Olympia Yacht Club faces dredging challenge

OlympianNovember 2, 2013 

The Olympia Yacht Club is precariously positioned where the Deschutes River meets Budd Inlet, and has much at stake in the lake-versus estuary debate. Preparing for an 11,000 cubic yard dredging project and just received a Clean Marina Washington certification for best management practices.

STEVE BLOOM — Staff photographer Buy Photo

The Olympia Yacht Club is a fixture on the downtown Olympia waterfront, serving 250 families at the southernmost end of Puget Sound since 1904.

Other than its visual presence, 213 boat slips, including more than 110 metal boathouses that line up on the north side of the Olympia isthmus like zero lot-line homes on a city street, many people in the Olympia area know next to nothing about the club.

I gathered with several club members this week in their waterfront clubhouse on Simmons Street sandwiched between Bayview Thriftway and the burned-out remains of the Olympia Oyster House, a yacht club neighbor since 1924 that awaits reconstruction after a disastrous July fire.

The club is gearing up for a major dredging project to remove sediment that’s accumulated under and around the docks at the south end of the marina. The last dredging project was 1987 and a lot of material — more than 11,000 cubic yards — has accumulated since then. At low tide, many of the 50 or so members who moor their boats can’t leave on an excursion or return from one either.

This is what can happen when your marina is right next to the nexus of Capitol Lake and lower Budd Inlet, and the community lacks consensus on how to manage the sediment that flows down the Deschutes River into Capitol Lake and Budd Inlet’s west bay.

“We’re right in the gun sights of any sediment transported from the lake into lower Budd Inlet,” noted longtime yacht club member Tom Skillings. He and another yacht club member, Bob Connolly — they’re both ex-commodores - own a Lacey-based engineering firm hired by the club to design the dredging plan, which included studying pollution levels in the sediments slated for removal.

About 40 percent of the sediments showed mercury and dioxin levels slightly above state water quality standards, which means they will be scooped up and hauled to a landfill certified to accept contaminated spoils. The remaining volume is headed for open water disposal near Anderson Ketron islands.

Yacht club members want everyone to know that their boating activities are not the source of the pollution. The dioxin is probably legacy pollution from old industrial activities on the waterfront, suggested Brenden McFarland, environmental review section manager for the state Department of Ecology. The mercury source is a bit of an unknown. Other possible sources are two stormwater discharge pipes that empty into Budd Inlet near the yacht club.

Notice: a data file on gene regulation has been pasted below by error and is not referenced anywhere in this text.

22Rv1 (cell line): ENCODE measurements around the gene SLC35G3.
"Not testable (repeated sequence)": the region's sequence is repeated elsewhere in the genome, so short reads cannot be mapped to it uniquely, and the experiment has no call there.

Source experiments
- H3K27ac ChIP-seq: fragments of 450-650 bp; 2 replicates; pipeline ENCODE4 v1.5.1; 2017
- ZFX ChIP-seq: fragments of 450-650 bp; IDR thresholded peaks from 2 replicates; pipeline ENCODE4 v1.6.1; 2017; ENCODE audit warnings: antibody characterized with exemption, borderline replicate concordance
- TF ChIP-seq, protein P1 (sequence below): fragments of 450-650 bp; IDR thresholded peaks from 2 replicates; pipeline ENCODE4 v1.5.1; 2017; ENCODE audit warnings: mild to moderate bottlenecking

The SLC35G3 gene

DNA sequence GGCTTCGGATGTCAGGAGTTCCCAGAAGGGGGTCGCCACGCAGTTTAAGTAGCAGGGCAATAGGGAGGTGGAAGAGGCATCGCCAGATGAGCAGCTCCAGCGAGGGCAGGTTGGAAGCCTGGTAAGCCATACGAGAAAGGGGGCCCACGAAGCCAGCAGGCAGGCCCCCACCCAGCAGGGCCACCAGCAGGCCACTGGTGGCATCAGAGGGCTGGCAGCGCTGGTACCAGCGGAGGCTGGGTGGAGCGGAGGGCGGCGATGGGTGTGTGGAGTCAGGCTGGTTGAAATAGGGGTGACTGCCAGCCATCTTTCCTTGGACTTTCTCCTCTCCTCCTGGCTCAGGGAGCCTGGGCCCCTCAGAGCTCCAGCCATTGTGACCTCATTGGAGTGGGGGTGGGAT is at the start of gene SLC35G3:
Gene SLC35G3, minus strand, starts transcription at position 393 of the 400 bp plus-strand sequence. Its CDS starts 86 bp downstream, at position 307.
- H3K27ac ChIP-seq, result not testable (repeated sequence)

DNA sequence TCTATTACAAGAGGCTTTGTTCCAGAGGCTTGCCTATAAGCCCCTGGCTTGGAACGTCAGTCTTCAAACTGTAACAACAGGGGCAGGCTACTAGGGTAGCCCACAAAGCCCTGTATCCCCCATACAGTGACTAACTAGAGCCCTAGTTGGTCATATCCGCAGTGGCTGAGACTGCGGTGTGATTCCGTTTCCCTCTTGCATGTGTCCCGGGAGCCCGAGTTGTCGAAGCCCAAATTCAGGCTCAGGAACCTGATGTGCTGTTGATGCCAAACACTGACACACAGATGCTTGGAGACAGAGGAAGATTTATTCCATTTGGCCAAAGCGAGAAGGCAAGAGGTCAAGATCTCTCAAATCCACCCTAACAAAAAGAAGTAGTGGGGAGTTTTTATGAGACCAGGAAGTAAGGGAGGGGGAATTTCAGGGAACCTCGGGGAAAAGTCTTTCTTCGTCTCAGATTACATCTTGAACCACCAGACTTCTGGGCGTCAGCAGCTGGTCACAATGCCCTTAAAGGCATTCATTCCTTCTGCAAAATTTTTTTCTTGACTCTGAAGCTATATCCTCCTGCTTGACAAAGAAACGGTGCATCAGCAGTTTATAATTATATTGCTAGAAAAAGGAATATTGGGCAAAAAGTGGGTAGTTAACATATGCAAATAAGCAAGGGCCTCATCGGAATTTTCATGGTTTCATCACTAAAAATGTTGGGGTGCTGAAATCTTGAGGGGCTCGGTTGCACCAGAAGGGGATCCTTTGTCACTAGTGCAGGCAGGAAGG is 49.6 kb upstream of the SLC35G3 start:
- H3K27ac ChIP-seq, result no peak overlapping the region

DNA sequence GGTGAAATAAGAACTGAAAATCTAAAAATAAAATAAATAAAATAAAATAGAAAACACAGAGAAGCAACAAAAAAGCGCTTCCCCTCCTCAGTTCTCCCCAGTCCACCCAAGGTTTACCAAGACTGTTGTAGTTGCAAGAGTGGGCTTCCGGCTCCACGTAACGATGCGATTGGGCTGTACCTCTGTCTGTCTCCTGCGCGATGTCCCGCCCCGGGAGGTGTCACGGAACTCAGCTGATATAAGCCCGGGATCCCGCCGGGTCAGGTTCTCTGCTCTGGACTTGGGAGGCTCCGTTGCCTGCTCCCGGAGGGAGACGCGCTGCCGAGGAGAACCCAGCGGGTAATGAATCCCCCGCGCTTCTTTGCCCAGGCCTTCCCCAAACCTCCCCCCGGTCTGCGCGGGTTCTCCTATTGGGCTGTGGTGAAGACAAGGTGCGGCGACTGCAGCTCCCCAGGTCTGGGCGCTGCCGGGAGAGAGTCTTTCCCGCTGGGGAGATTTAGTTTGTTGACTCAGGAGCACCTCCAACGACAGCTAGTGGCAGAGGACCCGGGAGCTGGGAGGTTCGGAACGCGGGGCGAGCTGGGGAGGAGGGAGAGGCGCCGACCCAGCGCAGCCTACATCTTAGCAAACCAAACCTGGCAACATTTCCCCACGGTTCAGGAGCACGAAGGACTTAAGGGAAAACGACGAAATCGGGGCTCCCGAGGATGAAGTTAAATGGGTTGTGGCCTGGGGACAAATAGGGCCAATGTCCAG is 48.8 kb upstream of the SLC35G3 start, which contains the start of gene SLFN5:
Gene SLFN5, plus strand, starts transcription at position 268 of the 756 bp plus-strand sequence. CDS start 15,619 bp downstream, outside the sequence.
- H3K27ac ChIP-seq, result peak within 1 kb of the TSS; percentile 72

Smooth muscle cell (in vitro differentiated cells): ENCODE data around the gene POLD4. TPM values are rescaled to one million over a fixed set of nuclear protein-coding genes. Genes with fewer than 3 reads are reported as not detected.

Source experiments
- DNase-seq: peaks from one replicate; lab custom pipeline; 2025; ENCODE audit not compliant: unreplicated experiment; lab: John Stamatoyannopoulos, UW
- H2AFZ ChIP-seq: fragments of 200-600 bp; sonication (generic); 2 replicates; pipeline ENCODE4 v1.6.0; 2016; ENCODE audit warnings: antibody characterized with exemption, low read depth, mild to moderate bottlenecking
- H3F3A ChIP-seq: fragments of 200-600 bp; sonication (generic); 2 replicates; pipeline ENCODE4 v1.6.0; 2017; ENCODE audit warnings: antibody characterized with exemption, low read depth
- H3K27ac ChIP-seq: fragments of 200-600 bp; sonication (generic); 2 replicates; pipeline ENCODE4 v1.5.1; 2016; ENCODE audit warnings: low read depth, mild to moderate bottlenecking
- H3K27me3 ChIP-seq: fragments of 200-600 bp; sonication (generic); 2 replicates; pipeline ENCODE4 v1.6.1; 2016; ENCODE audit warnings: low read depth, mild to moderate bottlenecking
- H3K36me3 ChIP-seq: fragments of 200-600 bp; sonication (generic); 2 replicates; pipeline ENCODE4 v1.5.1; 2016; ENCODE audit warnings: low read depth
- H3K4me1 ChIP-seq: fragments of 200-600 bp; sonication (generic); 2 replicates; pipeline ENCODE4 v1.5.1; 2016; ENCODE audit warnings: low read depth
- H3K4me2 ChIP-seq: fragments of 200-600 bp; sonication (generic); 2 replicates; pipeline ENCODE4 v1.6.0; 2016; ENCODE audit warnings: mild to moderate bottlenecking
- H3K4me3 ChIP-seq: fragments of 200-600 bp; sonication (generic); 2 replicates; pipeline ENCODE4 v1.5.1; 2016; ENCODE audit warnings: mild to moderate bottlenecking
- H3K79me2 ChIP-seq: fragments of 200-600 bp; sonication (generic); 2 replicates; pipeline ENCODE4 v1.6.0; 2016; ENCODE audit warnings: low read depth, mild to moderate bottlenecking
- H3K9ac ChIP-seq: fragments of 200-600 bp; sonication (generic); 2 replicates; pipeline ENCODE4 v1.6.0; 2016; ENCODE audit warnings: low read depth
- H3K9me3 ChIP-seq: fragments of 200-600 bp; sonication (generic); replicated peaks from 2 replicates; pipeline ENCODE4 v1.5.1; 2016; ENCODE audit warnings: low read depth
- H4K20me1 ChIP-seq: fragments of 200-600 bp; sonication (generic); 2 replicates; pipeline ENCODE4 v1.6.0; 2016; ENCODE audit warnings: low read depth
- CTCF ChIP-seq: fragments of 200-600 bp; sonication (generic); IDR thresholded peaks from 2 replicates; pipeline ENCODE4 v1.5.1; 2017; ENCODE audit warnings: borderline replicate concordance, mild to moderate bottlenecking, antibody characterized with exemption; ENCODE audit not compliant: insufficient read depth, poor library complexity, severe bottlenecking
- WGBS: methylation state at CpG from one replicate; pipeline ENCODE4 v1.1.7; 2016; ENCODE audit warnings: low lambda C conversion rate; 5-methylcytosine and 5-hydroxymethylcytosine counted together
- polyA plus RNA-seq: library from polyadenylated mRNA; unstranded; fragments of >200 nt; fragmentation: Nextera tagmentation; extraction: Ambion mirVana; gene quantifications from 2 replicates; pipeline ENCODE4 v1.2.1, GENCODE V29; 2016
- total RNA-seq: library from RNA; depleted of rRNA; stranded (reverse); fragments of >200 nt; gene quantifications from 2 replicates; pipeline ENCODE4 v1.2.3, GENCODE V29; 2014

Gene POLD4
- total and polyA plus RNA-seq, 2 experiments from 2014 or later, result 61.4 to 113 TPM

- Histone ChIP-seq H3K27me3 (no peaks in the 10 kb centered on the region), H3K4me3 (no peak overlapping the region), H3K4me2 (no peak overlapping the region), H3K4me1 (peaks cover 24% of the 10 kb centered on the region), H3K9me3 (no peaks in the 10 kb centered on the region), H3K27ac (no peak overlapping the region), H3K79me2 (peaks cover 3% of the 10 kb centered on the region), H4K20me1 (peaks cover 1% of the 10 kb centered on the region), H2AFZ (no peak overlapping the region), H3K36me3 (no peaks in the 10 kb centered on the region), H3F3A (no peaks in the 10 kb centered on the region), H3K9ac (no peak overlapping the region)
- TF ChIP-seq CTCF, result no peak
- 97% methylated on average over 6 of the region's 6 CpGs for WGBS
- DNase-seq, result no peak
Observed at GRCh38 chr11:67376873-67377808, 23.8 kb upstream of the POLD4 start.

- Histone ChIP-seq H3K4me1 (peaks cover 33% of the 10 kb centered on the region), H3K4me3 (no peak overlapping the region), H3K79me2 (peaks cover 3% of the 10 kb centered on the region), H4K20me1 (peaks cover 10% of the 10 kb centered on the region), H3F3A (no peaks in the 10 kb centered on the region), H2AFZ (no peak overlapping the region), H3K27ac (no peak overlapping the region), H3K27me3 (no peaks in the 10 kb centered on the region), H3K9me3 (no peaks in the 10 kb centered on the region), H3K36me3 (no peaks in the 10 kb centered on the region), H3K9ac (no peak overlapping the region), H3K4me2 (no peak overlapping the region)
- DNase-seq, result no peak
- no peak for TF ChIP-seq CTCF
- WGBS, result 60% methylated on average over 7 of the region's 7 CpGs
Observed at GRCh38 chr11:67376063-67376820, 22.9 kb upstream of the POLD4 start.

The yacht club takes pollution prevention seriously, members say. The club was recently awarded a Clean Marina Washington certification, which establishes rules for keeping pollutants from boats out of the water.

“The quality of life in the Puget Sound region can only be as good as the Puget Sound itself, and we believe the Clean Marina designation can help us with that,” ex-commodore Mike Contris said.

Perhaps a thornier issue for the yacht club is its preponderance of boathouses, which some members of the community consider a view-blocking eyesore on prime downtown waterfront.

“We would like to see the boathouses moved,” said Friends of the Waterfront member and ex-Olympia mayor Bob Jacobs. He noted the current and proposed Olympia Shoreline Master Program does not allow new boathouses.

At the same time, Jacobs said the boathouse controversy is not a burning shoreline issue for his group.

The yacht club in the 1980s was under pressure from the city to phase out the boathouses, recalled yacht club member Ted Shann. But the city backed off after the club allowed the city to extend Percival Landing across their property in 1988. 

A lot of the yacht club members own old wooden boats. Without boathouses to protect them from the elements,  they would be a maintenance nightmare, Skillings noted.

A case in point is the 37-foot-long Tug E. Bear, the pride and joy of yacht club members Ted and Kim Shann.  Built in 1987 in Taipei, Taiwan, the Shann’s bought it new at the Seattle Boat Show, and it still looks new. The teak decks and trim have prospered under cover provided by a boathouse.

The yacht club sits on slightly more than 10 acres of uplands and tidelands leased from the state Department of Natural Resources through 2027. The club pays DNR $150,000 for their waterfront home.

Here are some, but not all, of the ways the yacht club gives back to the community:

n The club partners with Olympia Parks and Recreation Department to offer junior sailing program that reached 200 youth this year. It’s been going on for 30 years.

n The club hosts a cruise for developmentally disabled members of the community each December, along with a parade of lighted ships each holiday season.

n A cruise for active military personnel known as “Foofaraw” just celebrated its 51st year.

n Provide meeting space at discount rates for the Olympia Power Squadron and South Sound Sailing Association boater safety classes.

n Allows the Squaxin Island Tribe to use the club’s Island Home property to barge fingerling coho salmon to the tribe’s net rearing pens in Peale Passage.

“OYC has been allowed to exist on the isthmus in downtown Olympia,” club members said in a press release announcing the Clean Marina designation. “It does not take that trust for granted.”

John Dodge: 360-754-5444
jdodge@theolympian.com

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